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have antiquated; dusty maps of Mexico, dim as dreams, and soundings of the Bay of Panama! The long passages hung with buckets, appended, in idle row, to walls, whose substance might defy any, short of the last conflagration:—with vast ranges of cellerage under all, where dollars and pieces-of-eight once lay, an "unsunned heap," for Mammon to have solaced his solitary heart withal,-long since dissipated, or scattered into air at the blast of the breaking of that famous BUBBLE.
Such is the SOUTH-SEA HOUSE. At least, such it was forty years ago, when I knew it,—a magnificent relic! What alterations may have been made in it since, I have had no opportunities of verifying. Time, I take for granted, has not freshened it. No wind has resuscitated the face of the sleeping waters. A thicker crust by this time stagnates upon it. The moths, that were then battening upon its obsolete ledgers and day-books, have rested from their depredations, but other light generations have succeeded, making fine fret-work among their single and double entries. Layers of dust have accumulated (a superfœtation of dirt!) upon the old layers, that seldom used to be disturbed, save by some curious finger, now and then, inquisitive to explore the mode of book-keeping in Queen Anne's reign; or, with less hallowed curiosity, seeking to unveil some of the mysteries of that tremendous HOAX, whose extent the petty peculators of our day look ba upon with the same expression of incredulous admiration, and hopeless ambition of rivalry, as would become the puny face of modern conspiracy contemplating the Titan size of Vaux's superhuman plot.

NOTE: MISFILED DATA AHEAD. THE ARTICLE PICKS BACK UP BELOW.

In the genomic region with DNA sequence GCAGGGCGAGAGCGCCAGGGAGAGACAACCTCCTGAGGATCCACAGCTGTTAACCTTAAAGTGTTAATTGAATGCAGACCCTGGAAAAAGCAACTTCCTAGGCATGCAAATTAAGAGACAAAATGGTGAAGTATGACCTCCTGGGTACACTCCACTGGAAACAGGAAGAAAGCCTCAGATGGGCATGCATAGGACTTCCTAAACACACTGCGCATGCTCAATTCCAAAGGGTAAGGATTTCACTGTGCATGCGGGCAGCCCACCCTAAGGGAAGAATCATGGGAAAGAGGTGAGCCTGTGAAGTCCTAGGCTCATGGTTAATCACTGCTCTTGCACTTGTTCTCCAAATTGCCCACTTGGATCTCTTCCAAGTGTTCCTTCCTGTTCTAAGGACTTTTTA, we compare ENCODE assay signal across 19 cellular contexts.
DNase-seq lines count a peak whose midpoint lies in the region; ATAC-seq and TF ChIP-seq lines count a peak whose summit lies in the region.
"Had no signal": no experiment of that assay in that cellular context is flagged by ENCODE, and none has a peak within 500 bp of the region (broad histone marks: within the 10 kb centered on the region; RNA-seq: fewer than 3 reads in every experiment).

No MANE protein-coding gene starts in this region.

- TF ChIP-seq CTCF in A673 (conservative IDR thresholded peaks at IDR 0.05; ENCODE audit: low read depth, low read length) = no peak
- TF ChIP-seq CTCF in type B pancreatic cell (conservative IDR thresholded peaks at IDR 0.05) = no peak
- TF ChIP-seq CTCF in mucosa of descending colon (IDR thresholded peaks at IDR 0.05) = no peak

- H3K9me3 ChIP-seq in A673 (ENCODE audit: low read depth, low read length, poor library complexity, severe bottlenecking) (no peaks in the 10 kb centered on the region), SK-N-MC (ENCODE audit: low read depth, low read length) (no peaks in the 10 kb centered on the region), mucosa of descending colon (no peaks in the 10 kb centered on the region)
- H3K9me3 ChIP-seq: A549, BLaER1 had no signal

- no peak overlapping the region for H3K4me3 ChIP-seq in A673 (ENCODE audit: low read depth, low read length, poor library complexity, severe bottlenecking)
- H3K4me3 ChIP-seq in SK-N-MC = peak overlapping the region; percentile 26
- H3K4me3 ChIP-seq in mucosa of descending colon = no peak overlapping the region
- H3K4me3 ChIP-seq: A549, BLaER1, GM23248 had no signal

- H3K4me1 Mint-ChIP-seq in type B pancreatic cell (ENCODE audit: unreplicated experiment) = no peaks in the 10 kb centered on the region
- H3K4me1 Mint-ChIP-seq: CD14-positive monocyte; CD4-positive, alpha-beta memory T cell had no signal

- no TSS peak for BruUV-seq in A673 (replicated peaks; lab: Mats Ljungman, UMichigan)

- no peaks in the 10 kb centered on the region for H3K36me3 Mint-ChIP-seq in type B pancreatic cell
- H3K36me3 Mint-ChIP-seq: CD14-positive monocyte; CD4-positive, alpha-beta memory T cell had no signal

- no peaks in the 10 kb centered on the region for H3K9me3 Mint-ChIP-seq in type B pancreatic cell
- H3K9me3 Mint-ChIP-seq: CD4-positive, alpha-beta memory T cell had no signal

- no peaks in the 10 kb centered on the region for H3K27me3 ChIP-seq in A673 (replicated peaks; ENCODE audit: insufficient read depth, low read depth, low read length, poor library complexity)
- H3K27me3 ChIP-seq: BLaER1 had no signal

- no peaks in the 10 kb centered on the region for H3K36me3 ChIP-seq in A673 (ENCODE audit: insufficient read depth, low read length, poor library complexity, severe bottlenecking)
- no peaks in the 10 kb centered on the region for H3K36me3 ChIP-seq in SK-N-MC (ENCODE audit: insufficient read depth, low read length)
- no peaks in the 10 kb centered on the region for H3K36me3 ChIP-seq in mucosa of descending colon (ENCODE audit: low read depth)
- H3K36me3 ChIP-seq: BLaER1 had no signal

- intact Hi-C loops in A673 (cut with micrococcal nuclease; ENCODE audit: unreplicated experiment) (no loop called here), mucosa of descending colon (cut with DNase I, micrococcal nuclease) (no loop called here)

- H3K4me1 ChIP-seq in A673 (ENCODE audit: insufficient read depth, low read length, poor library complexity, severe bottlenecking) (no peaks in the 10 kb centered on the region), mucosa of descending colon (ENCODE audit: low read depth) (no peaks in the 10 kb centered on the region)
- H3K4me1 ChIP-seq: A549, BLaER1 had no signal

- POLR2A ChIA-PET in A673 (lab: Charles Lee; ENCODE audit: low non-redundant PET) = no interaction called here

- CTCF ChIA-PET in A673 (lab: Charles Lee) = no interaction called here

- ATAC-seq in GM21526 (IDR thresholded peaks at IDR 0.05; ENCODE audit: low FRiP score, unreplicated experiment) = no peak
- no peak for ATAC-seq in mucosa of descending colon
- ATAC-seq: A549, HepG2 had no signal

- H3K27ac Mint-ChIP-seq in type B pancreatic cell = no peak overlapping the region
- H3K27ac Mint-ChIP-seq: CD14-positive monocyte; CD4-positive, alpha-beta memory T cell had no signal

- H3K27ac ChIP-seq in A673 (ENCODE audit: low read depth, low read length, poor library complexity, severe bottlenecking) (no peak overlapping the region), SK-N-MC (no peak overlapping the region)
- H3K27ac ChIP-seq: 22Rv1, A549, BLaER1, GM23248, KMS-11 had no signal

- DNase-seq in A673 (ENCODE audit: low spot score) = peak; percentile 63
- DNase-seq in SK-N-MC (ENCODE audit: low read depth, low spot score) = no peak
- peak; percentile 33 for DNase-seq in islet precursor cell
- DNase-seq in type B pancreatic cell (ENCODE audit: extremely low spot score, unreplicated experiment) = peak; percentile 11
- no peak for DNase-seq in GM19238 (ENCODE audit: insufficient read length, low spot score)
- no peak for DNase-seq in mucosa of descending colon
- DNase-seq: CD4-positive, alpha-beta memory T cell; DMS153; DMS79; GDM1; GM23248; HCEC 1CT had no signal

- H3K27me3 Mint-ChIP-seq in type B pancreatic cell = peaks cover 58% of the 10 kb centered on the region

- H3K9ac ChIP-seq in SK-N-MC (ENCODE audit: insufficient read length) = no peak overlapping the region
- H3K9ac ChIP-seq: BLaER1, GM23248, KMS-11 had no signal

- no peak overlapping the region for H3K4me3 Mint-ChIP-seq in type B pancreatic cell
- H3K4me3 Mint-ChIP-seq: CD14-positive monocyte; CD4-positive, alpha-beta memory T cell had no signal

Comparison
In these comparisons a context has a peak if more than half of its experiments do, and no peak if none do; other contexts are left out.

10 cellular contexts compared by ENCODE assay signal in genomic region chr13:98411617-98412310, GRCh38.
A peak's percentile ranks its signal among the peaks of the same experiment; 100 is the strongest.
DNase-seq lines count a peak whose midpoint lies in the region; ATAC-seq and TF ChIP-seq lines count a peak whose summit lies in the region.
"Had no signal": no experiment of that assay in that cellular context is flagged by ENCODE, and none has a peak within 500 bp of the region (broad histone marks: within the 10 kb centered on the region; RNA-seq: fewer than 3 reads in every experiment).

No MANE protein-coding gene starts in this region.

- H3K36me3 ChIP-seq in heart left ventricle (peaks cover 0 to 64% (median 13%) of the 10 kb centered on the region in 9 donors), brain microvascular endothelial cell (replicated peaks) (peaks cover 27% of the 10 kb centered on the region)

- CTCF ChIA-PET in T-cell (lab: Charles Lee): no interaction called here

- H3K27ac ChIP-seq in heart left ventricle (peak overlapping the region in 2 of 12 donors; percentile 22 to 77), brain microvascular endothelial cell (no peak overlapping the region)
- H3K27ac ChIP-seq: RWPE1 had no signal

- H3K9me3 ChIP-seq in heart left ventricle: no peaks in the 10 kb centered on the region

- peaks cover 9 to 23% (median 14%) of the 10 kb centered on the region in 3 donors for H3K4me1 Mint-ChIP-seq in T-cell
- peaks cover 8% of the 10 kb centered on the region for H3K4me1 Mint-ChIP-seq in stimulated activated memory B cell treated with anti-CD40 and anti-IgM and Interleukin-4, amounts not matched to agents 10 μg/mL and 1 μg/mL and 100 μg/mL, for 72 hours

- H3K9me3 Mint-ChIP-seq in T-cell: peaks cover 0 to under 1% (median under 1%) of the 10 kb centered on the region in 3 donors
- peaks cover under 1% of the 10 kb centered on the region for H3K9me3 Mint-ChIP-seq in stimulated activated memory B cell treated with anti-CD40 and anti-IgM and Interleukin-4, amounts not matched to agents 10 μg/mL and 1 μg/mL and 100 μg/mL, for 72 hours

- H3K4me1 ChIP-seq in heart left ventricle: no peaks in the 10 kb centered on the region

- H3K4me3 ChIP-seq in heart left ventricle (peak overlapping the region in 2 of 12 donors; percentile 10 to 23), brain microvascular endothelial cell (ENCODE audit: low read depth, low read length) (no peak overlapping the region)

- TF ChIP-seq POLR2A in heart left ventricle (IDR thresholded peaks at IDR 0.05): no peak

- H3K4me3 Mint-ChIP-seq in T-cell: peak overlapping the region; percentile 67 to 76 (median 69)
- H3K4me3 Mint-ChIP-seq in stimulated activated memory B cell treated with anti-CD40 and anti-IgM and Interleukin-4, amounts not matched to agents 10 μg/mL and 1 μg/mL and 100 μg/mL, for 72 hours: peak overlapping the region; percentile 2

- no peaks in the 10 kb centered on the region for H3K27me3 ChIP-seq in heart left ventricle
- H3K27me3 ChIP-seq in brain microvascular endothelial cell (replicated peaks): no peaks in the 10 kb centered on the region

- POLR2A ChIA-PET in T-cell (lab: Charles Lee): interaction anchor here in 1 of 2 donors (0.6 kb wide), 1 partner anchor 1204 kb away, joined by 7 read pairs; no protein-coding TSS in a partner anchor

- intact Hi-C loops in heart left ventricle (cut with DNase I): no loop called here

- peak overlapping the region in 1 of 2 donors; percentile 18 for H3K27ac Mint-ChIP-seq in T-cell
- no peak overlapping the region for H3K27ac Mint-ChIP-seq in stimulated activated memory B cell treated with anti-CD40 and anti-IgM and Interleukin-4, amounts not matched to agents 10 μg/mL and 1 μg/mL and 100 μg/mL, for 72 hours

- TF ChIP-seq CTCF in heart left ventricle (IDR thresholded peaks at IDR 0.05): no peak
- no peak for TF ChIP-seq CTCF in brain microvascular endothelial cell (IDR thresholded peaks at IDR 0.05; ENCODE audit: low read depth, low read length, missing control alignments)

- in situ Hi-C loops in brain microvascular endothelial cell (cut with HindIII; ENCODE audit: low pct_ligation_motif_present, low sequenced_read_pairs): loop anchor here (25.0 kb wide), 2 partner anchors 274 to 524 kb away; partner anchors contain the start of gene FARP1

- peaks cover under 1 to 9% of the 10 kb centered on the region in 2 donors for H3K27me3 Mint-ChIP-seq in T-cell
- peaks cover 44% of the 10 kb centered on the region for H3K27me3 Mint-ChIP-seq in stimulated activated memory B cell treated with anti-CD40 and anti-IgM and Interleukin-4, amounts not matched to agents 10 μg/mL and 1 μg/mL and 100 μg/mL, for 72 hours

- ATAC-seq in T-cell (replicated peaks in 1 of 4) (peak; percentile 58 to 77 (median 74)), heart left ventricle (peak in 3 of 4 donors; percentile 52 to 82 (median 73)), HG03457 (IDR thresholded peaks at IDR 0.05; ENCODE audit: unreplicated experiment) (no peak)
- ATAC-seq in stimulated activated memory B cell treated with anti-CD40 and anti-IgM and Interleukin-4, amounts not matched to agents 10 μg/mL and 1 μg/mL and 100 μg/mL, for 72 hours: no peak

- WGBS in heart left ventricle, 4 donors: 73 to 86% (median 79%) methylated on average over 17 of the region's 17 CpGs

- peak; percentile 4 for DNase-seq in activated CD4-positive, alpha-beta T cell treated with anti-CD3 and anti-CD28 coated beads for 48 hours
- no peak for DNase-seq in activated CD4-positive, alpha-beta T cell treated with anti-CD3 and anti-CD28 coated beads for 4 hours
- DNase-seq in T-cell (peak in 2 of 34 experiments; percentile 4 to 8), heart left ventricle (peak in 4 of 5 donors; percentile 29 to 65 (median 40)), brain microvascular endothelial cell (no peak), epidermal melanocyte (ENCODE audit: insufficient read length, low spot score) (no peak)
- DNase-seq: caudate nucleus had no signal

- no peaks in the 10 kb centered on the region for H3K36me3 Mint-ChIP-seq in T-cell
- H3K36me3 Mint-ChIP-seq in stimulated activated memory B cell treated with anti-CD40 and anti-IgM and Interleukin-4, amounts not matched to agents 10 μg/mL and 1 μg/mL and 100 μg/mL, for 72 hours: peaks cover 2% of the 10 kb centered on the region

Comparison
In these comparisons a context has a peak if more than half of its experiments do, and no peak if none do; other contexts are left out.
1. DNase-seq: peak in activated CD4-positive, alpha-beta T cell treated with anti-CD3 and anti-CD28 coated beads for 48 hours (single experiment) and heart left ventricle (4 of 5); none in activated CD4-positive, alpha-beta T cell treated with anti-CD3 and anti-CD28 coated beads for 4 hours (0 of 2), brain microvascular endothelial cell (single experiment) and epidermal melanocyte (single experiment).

Peace to the manes of the BUBBLE! Silence and destitution are upon thy walls, proud house, for a memorial!
Situated as thou art, in the very heart of stirring and living commerce, amid the fret and fever of speculation-with the Bank, and the 'Change, and the India-house about thee, in the hey-day of present prosperity, with their important faces, as it were, insulting thee, their poor neighbour out of business-to the idle and merely contemplative,-to such as me, old house! there is a charm in thy quiet :—a cessation-a coolness from business —an indolence almost cloistral-which is delightful! With what reverence have I paced thy great bare rooms and courts at even
tide! They spoke of the past:-the shade of some dead accountant, with visionary pen in ear, would flit by me, stiff as in life. Living accounts and accountants puzzle me. I have no skill in figuring. But thy great dead tomes, which scarce three degenerate clerks of the present day could lift from their enshrining shelves-with their old fantastic flourishes, and decorative rubric interlacings-their sums in triple columniations, set down with formal superfluity of ciphers-with pious sentences at the beginning, without which our religious ancestors never ventured to open a book of business, or bill of lading-the costly vellum covers of some of them almost persuading us that we are got into some better library,—are very agreeable and edifying spectacles. I can look upon these defunct dragons with complacency. Thy heavy odd-shaped ivory-handled pen-knives (our ancestors had everything on a larger scale than we have hearts for) are as good as anything from Herculaneum. The pounceboxes of our days have gone retrograde.
The very clerks which I remember in the South-Sea HouseI speak of forty years back-had an air very different from those in the public offices that I have had to do with since. They partook of the genius of the place!